Returning South Sound individual champions: 4A boys – Keenan Curran, Federal Way, sr. (triple jump); Tyson Penn, Federal Way, so. (high jump); Denham Patricelli, Tahoma, sr. (javelin); Eric Simpson, Rogers, sr. (110-meter hurdles). 4A girls – Hannah Derby, Bellarmine Prep, sr. (400); ShaRaya Quinn, Emerald Ridge, sr. (300 hurdles); Mariyah Vongsaveng, Federal Way, jr. (100 hurdles). 2A girls – Brooke Feldmeier, Tumwater, sr. (200 and 400, 100 hurdles). 1A boys – Alexander Moore, Charles Wright Academy, sr. (400), 1A girls – Kendra Sanford, Rochester, jr. (300 hurdles). 2B girls – Karen Bulger, Northwest Christian, sr. (shot put, javelin). 1B girls – Hannah Frost, Mary M. Knight, sr. (discus).
4A/3A/2A skinny: 4A – After sweeping both team titles last year, Federal Way can join Garfield (1984-85) as the only 4A schools in state history whose boys and girls won in back-to-back seasons. ... Wenatchee senior Isaiah Brandt-Sims has dealt with a stress fracture in his leg much of the spring but is tops in 4A in the 100 meters (10.65 seconds) and 200 (21.61). ... There might not be a more exciting athlete in this meet than Federal Way’s Tyson Penn. Last week, he went 48 feet, 81/2 inches for the state’s triple jump lead, and he has a state-best 6-11 mark in the high jump. ... This is the last stop for Gig Harbor’s Nike national championship cross country quartet of Logan Carroll, Wolfgang Beck, Tristan Peloquin and Mahmoud Moussa. Expect fireworks from the Tides in the boys 1,600, where they will have to contend with Garfield’s Cameron Stanish (4 minutes, 10.19 seconds). ... Camas junior Alexa Efraimson set the all-time girls 1,600 state mark (4:37.85) at last week’s district meet. ... Federal Way’s Hannah Cunliffe is the girl to beat in the 100 (11.40) and 200 (24.29). ... Emerald Ridge’s ShaRaya Quinn leads the state in the 100 hurdles (14.21) and 300 hurdles (42.99).
3A – The Kamiakin girls in 2013 became the 10th team, boys or girls, to eclipse 100 points (1181/2) at a state meet — and first in the large-school classifications. Led by 10-time state champion Ellie Heiden in the sprints, the Braves have 19 entries in this meet. Expect them to win their third consecutive team title. Bellevue is the favorite to win its third boys title in a row, but don’t count out Lincoln, the 3A Narrows and West Central District champion. ... Mountlake Terrace sophomore triple jumper Chinne Okoronkwo (40-11) will go for the 3A meet record of 40-13/4, set by Juanita’s Alanna Coker in 2012. Okoronkwo also is a contender in the pole vault.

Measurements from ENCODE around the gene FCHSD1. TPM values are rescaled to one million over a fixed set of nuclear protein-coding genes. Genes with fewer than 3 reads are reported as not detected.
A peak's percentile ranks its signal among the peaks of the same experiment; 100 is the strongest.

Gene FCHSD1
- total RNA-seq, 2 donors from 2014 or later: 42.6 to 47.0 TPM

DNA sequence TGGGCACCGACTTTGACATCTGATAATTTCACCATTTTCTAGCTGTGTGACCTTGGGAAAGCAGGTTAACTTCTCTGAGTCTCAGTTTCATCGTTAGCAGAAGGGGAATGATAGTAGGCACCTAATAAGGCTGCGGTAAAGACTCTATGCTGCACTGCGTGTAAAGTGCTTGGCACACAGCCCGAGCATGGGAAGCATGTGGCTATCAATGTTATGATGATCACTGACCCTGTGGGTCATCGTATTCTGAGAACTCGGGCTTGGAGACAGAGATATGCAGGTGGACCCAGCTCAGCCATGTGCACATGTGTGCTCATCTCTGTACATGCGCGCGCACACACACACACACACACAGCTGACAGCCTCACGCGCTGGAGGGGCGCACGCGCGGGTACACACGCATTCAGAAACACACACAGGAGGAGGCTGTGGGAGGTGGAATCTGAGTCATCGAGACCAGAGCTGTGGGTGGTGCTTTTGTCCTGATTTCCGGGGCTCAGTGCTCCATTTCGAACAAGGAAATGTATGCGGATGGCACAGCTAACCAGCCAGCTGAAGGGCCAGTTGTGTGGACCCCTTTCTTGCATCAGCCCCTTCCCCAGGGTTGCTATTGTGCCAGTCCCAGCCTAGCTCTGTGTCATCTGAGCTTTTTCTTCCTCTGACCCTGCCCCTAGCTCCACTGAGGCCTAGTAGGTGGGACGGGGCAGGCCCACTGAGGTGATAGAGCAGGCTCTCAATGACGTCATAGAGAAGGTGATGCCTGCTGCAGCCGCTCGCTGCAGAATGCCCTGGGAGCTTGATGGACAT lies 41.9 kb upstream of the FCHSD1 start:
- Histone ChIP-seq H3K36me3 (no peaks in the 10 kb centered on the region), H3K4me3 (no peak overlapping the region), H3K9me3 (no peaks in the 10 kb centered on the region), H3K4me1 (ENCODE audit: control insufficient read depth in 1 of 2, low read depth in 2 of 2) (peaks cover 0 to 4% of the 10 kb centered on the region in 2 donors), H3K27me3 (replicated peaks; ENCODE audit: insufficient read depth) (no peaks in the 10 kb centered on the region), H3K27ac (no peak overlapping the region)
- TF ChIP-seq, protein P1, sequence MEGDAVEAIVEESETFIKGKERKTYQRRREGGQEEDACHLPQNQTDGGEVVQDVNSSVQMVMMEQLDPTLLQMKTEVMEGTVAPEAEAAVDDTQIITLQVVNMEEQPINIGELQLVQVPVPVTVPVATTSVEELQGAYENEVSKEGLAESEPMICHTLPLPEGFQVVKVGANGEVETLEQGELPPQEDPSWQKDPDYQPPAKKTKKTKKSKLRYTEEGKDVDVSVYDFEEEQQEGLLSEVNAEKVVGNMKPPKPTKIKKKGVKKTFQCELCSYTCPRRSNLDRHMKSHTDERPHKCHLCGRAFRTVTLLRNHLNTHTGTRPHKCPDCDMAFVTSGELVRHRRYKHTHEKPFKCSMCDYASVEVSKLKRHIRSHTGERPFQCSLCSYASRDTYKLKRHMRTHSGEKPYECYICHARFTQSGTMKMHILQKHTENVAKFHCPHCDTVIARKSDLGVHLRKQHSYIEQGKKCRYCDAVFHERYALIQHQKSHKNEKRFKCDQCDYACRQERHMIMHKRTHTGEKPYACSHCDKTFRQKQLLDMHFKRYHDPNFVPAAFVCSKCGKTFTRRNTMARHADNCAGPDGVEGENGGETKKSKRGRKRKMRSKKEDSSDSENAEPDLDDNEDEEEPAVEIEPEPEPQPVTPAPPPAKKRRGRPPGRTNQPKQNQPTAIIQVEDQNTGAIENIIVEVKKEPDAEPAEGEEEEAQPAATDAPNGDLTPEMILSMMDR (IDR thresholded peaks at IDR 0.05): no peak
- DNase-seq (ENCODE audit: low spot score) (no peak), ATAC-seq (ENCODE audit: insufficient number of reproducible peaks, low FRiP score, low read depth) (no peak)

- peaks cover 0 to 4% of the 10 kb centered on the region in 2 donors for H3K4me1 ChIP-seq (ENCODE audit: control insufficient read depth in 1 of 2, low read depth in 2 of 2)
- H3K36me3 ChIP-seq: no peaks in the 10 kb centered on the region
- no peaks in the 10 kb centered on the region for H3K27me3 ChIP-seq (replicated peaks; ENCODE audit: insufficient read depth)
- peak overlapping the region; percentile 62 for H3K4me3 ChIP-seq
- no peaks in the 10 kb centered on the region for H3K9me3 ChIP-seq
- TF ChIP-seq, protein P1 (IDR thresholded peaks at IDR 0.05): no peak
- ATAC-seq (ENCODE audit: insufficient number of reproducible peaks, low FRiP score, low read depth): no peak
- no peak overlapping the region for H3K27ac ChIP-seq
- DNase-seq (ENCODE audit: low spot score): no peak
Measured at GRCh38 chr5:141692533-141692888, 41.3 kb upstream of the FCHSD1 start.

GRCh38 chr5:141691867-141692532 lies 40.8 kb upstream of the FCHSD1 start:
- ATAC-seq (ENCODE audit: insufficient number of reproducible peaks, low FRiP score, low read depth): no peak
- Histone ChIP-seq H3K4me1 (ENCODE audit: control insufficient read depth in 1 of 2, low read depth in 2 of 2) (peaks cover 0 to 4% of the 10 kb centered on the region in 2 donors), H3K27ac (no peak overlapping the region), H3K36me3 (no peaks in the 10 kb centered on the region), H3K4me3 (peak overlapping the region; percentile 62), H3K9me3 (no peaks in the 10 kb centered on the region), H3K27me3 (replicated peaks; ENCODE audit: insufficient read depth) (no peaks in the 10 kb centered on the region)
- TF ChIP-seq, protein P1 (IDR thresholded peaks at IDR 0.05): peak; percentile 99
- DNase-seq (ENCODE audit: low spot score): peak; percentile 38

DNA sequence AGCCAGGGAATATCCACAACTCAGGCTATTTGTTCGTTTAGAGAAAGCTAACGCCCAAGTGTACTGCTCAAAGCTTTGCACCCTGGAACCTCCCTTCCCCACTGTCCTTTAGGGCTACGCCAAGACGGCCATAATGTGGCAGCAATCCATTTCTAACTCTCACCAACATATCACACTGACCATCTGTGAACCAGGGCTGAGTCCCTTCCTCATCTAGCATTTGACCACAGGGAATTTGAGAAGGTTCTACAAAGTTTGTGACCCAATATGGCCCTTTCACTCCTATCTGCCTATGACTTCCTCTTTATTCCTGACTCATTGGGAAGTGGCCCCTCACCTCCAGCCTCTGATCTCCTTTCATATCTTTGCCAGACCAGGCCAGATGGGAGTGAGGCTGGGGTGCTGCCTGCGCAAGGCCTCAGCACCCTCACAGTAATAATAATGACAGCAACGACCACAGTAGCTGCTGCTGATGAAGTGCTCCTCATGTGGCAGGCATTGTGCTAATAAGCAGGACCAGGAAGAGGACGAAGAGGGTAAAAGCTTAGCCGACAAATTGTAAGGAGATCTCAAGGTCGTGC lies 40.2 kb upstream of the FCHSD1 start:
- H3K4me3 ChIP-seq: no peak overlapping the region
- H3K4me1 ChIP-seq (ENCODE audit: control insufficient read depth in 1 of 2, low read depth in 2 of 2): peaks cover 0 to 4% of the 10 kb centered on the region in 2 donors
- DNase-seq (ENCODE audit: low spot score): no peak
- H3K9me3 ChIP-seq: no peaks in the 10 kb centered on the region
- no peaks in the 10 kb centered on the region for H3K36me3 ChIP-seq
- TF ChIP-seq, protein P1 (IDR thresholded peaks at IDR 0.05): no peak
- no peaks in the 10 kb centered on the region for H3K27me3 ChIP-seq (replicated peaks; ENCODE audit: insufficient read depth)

2A – The fastest athlete in the state this season has been Ephrata’s Jonathan Green, a Washington State University signee. He has gone 10.63 in the 100 and 21.61 in the 200, but he could get chased down by Olympic’s Zachary Smith (10.67, 21.77) or Fife’s Jonah Mathews (10.86, 21.91). ... The Tumwater girls have star power in senior Brooke Feldmeier (defending state champion in the 200 and 400, 100 hurdles) and sophomore Peyton Russell (2A leader in long jump, triple jump). Feldmeier, who is headed to Ole Miss, has been hobbled by a hamstring injury. ... Expect the defending state champion River Ridge boys 4x100 relay team (42.50) to make a run at Pullman’s state-meet record of 42.20, set in 1999.
1A/2B/1B skinny: Charles Wright Academy senior Alexander Moore won the 400 but was second in the 200 and third in the 100 at last year’s state meet. Freeman’s Max Axtell (10.74 in 100, 50.40 in 400) and Hoquiam’s Devin Kelly (21.99 in 200) have the fastest 1A marks this spring. ... The 1A boys shot put features the all-classification state leaders, Eatonville’s Justin Kaelin (58-41/2) and Chelan’s Jose Padilla (56-3). ... Seattle Christian sophomore Abi Kim is primed to repeat her 1A state-winning efforts in the 100, 200 and long jump. ... McKenna Neufeld, Ashley Brooks and Jane Cooksley return as part of Tacoma Baptist’s state-winning 4x100 girls relay team in 2B. The Crusaders have the top time (51.20). ... The 2B boys hurdles titles likely will come down to Tacoma Baptist’s Austin Lutterloh and Lind-Ritzville’s Ryan Whitmore. Lutterloh was second in both events last season, and he leads 2B in the 300 hurdles (39.20).
Tickets: 4A/3A/2A – Daily passes are $5 for adults, $4 for students/senior citizens (Thursday), and $9/$7 (Friday, Saturday). Tournament passes are $18 for adults, $14 for students/senior citizens. 1A/2B/1B – Daily passes are $9 for adults, $7 for students/senior citizens. Tournament passes are $15/$10.TJ Cotterill: 253-597-8677 email@example.com @TJCotterill firstname.lastname@example.org